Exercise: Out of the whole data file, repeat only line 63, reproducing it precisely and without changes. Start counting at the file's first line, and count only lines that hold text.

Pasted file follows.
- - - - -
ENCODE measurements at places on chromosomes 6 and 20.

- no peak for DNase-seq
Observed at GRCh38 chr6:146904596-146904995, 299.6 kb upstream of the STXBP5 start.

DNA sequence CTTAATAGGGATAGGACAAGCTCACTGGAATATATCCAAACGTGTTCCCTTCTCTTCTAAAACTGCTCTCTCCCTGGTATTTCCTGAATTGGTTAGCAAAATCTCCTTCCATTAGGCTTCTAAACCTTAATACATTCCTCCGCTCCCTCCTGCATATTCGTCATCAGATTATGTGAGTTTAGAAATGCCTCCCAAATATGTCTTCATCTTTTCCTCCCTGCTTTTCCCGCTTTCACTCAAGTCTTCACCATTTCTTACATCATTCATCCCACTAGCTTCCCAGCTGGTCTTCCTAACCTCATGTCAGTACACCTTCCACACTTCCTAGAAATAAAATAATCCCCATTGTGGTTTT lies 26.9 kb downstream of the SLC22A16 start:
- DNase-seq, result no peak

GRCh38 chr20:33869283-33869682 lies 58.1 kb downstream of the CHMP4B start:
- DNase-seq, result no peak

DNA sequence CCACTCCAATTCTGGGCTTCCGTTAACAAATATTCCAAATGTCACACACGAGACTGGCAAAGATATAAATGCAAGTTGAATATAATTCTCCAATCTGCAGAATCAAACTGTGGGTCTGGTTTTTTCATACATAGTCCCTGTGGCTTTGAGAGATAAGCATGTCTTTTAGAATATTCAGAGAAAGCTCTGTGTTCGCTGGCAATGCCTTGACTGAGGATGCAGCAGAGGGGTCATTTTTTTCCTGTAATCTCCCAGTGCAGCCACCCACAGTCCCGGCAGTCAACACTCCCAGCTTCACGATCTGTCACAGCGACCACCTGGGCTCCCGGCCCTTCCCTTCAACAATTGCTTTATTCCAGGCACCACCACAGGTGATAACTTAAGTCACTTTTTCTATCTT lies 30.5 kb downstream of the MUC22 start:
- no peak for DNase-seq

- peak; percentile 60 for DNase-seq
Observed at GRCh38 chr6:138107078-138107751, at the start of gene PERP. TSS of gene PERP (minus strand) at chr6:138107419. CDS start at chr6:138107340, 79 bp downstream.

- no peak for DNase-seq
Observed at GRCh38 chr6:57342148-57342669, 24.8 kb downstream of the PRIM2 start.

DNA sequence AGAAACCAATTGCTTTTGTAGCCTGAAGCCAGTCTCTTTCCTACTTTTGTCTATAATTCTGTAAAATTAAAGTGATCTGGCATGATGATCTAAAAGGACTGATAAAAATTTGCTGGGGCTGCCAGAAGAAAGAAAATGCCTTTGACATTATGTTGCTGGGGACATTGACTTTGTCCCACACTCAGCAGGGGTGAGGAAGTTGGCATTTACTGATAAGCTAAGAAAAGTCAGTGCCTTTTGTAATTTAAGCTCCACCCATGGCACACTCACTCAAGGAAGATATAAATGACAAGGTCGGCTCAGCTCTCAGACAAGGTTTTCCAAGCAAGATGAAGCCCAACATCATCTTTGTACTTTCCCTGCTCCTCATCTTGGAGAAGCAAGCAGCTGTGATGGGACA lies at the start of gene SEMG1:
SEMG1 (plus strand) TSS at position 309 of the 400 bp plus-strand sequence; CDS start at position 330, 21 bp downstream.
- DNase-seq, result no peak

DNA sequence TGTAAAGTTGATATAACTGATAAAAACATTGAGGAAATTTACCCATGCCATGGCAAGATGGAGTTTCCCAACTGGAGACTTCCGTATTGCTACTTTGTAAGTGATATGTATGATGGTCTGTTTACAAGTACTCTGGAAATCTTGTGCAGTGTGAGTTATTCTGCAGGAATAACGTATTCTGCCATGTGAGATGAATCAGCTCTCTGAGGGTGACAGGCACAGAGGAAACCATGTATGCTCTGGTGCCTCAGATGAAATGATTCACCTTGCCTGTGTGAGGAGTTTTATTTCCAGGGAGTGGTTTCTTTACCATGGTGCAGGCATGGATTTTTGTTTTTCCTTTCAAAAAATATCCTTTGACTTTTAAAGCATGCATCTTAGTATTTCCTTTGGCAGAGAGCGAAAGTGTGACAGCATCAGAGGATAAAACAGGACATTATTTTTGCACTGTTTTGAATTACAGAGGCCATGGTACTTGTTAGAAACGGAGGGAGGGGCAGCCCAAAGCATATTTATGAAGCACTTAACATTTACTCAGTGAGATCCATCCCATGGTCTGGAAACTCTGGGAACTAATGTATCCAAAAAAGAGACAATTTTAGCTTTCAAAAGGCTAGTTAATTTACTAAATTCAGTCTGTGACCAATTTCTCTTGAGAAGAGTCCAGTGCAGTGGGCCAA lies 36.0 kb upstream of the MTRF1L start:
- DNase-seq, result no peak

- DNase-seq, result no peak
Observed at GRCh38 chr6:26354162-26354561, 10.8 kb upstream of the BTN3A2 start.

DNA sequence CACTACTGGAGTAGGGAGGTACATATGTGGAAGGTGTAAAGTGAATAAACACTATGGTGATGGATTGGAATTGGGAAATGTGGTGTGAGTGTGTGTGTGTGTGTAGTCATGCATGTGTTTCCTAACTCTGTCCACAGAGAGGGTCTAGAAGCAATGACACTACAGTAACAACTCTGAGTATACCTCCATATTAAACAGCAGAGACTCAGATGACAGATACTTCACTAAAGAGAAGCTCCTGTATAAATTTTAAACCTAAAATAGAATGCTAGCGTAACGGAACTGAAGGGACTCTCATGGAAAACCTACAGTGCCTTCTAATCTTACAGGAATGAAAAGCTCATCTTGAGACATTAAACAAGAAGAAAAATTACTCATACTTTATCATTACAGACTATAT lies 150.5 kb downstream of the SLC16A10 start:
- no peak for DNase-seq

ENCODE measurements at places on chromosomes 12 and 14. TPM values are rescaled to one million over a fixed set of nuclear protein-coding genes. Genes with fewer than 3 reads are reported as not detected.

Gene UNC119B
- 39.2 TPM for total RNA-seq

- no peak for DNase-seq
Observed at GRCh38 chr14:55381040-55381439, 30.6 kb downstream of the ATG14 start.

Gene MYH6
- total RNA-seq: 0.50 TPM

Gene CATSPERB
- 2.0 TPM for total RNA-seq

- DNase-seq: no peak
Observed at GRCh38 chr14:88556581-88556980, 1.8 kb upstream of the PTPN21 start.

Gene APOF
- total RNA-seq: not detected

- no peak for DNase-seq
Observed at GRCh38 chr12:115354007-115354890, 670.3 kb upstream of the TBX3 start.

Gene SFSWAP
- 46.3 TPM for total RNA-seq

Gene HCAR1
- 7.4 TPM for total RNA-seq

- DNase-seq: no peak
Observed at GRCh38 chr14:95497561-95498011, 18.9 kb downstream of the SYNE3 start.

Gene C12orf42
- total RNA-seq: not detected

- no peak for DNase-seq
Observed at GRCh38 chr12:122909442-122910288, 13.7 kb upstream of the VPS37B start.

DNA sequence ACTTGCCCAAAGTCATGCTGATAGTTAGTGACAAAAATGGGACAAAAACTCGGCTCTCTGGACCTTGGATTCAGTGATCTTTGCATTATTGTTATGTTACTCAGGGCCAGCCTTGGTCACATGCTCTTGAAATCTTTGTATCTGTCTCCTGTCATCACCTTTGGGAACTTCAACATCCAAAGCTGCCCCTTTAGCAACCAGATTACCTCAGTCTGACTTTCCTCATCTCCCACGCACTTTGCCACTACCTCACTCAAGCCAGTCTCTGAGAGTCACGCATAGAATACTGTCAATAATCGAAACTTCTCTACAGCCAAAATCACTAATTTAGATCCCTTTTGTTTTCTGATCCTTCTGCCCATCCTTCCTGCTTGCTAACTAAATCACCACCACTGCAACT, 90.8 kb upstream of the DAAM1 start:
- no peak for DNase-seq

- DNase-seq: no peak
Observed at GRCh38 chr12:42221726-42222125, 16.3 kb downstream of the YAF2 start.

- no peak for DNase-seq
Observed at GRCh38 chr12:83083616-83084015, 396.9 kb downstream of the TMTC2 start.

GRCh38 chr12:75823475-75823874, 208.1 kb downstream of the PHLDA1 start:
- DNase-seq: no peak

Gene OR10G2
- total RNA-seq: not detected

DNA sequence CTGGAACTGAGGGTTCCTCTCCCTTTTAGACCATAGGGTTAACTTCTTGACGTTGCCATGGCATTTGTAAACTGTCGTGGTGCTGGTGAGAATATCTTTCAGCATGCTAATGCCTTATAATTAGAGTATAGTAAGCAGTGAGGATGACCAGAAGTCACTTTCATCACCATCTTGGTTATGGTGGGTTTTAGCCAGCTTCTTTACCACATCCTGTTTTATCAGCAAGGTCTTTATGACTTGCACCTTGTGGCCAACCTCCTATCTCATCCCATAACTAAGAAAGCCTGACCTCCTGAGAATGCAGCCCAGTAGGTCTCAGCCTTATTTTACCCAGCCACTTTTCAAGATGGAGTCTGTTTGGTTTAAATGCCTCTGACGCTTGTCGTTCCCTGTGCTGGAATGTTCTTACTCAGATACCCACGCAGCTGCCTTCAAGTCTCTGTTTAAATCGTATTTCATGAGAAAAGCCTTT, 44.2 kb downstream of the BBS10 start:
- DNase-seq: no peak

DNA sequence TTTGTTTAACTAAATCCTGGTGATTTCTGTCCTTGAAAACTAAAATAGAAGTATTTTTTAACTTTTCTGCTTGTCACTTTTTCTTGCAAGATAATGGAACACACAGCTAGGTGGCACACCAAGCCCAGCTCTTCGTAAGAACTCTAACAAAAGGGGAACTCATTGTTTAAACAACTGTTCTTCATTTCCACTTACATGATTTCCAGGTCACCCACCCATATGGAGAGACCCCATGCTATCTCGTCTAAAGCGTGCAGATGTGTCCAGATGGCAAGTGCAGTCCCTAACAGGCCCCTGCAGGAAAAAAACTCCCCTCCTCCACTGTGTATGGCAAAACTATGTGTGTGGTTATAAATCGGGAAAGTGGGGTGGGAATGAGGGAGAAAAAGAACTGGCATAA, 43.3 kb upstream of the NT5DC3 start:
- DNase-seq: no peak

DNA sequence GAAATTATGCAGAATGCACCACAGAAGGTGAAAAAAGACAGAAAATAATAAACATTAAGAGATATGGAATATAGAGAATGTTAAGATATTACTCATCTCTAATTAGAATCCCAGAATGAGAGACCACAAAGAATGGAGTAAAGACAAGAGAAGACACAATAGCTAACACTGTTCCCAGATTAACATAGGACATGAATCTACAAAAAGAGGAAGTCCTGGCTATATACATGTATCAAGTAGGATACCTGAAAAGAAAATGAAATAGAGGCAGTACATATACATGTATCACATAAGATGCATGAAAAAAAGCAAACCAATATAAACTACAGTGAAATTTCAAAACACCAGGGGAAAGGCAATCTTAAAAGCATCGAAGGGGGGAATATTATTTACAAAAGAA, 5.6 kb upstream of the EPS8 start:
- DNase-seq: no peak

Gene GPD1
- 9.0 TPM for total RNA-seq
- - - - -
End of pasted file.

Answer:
- DNase-seq: no peak